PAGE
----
This article is the first in a two-part series in which Ross Hall explores the potential for increasing wellbeing by transforming traditional education systems.

A cacophony of purposes

Given the challenges currently facing our planet and us as a species, the need for a fundamental transformation of education is more urgent than ever before.

The changes that are needed are so numerous and so complex, however, that coordination and collaboration are essential. In education systems around the world, people and projects are too often disconnected from one another, which hinders change by impeding the flow of resources, innovation, and good practice.

“The need for a fundamental transformation of education is more urgent than ever before.”

Coordination and collaboration require people to work towards a common purpose. But finding such a purpose is a significant challenge when there are so many different perspectives competing for attention and resources.

For many people, the main purpose of education is to prepare young people for work. In practice, this often translates into a narrow focus on academic attainment, in many cases at the expense of preparing young people to engage in meaningful work that contributes to personal, social, economic, and environmental wellbeing.

Others believe that education systems should focus more explicitly on wellbeing, whether that means environmental wellbeing (tackling the climate crisis, biodiversity loss, and pollution); social wellbeing (seeking justice, equity, and peace); economic wellbeing (e.g., creating circular economies), or personal wellbeing (mental, physical, emotional, relational, spiritual health).

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Then there are those whose focus on wellbeing is less obvious, but implicit.  They may, for example, be working to focus education systems on the development of specific learning outcomes (such as creativity, critical thinking, and empathy) or clusters of skills (social and emotional skills, 21st century skills, character strengths, and so on). Or they may want education systems to emphasise specific pedagogical practices (such as project-based learning, nature-based learning, or play-based learning).

With such a cacophony of voices competing for attention and resources, it’s no wonder that those involved in education are often confused and unable to recognise opportunities for critically important collaborations. It is therefore crucial to find a common purpose, one that brings together all those who are working to transform education systems.

A unifying purpose: Learning to thrive together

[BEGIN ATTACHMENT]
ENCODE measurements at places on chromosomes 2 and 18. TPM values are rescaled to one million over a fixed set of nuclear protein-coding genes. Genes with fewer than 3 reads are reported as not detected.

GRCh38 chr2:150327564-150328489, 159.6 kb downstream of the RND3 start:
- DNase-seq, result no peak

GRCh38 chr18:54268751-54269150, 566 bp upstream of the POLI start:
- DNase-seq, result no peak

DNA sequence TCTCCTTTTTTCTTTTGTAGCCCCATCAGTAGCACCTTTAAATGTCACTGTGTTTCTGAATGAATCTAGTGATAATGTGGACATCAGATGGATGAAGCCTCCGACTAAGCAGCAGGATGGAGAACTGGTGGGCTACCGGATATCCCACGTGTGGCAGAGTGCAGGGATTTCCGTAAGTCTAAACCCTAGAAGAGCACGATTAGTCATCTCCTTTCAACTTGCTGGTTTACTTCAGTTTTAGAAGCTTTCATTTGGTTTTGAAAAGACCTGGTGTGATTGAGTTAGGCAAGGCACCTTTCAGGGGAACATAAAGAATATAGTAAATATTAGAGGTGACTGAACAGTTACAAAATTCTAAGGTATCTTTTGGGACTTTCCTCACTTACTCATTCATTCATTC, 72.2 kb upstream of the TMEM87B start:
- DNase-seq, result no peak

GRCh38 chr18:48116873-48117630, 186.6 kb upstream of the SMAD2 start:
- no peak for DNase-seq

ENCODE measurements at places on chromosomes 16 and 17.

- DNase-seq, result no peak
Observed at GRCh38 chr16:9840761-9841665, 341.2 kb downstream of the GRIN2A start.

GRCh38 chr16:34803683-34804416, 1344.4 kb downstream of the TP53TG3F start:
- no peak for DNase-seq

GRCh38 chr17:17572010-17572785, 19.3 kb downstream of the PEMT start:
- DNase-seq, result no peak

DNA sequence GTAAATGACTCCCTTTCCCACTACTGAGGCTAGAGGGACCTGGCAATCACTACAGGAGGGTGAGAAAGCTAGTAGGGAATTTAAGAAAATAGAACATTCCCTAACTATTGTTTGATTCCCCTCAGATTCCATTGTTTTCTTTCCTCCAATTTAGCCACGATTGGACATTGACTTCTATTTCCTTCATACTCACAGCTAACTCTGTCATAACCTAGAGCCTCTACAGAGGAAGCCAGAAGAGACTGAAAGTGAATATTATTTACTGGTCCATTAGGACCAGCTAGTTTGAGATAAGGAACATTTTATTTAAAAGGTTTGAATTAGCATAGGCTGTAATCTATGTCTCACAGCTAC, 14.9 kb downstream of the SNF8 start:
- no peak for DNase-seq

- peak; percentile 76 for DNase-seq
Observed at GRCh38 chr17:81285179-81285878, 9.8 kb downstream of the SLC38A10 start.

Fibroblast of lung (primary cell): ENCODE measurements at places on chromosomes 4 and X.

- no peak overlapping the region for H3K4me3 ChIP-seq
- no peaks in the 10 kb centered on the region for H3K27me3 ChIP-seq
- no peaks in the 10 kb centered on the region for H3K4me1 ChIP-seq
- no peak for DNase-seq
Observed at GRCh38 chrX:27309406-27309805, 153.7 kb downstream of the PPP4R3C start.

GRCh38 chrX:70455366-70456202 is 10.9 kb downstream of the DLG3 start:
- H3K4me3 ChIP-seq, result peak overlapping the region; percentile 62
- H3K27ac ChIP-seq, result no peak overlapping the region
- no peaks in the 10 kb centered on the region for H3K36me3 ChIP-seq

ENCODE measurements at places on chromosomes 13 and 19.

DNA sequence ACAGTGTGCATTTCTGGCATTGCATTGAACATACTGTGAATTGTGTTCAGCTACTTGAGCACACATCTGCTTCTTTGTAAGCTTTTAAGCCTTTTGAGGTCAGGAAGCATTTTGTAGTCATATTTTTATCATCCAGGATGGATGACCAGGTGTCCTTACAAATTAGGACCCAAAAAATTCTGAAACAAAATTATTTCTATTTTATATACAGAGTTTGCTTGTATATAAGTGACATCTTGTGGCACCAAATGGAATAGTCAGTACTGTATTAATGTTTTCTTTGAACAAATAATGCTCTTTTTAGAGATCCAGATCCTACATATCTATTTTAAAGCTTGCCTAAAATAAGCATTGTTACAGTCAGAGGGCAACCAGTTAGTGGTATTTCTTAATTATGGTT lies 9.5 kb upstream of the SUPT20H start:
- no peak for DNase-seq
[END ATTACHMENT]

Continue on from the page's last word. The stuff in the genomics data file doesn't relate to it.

In ‘weaving’ collaborations among actors in the educational space whose perspectives may differ, as described above, I’ve found it helpful to point out that wellbeing is always central to their work, whether explicitly or implicitly.

I then pose two complementary questions: What is most important to you in life? And what do you want most for the children in your life? The answers typically reflect the same priorities: being healthy and happy; belonging; living in peace; loving and being loved. These answers would seem to suggest that individual wellbeing should be the central concern for education systems. Yet it is clear that each of us is dependent on the wellbeing of other people and of the planet – in other words, personal, societal, and planetary wellbeing are inextricably linked.

“Personal, societal, and planetary wellbeing are inextricably linked.”

When people recognise that wellbeing is at the heart of their work, and that personal, societal, and planetary wellbeing are interdependent, it is possible to bring them together to work towards the shared purpose of learning to thrive together.

Holistic learning

Our wellbeing – the extent to which we thrive – is determined by a variety of factors: our choices, our skills, our knowledge of ourselves and of the world, the quality of our awareness, and our intentions. To thrive together, we need to care about, pay attention to, and choose for our own personal wellbeing as well as the wellbeing of society and the planet.

Learning to thrive together requires not only knowledge, but also gaining – and choosing to use – a wide range of skills and qualities. It requires holistic approaches to human development, which enable people to grow physically, emotionally, cognitively, relationally, and spiritually.

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While such a holistic perspective may pose challenges for education professionals, including finding ways to assess the holistic development of children, it’s essential that we keep the whole child in mind. Competition among those with different priorities – social and emotional learning, 21st-century skills, character strengths and so on – is counterproductive. Development in all these areas is essential to our collective thriving.

“Learning to thrive together requires us to pay attention to the holistic development of children.”

Perhaps most problematic is the idea that literacy, numeracy, and academic attainment precede everything else.  While these skills are certainly important, cognitive development is intertwined with physical, emotional, social, and spiritual development. Moreover, the development of social and emotional skills can boost academic performance. When we focus exclusively on a small set of learning outcomes, we ignore the rest of the human being, and put at risk our collective wellbeing. Learning to thrive together requires us to pay attention to the holistic development of children.

Read part two, on how adapting to children’s unique needs can increase their wellbeing, the challenges of a holistic perspective, and the ways we might overcome these: Adapting to individual needs enables children to thrive together.

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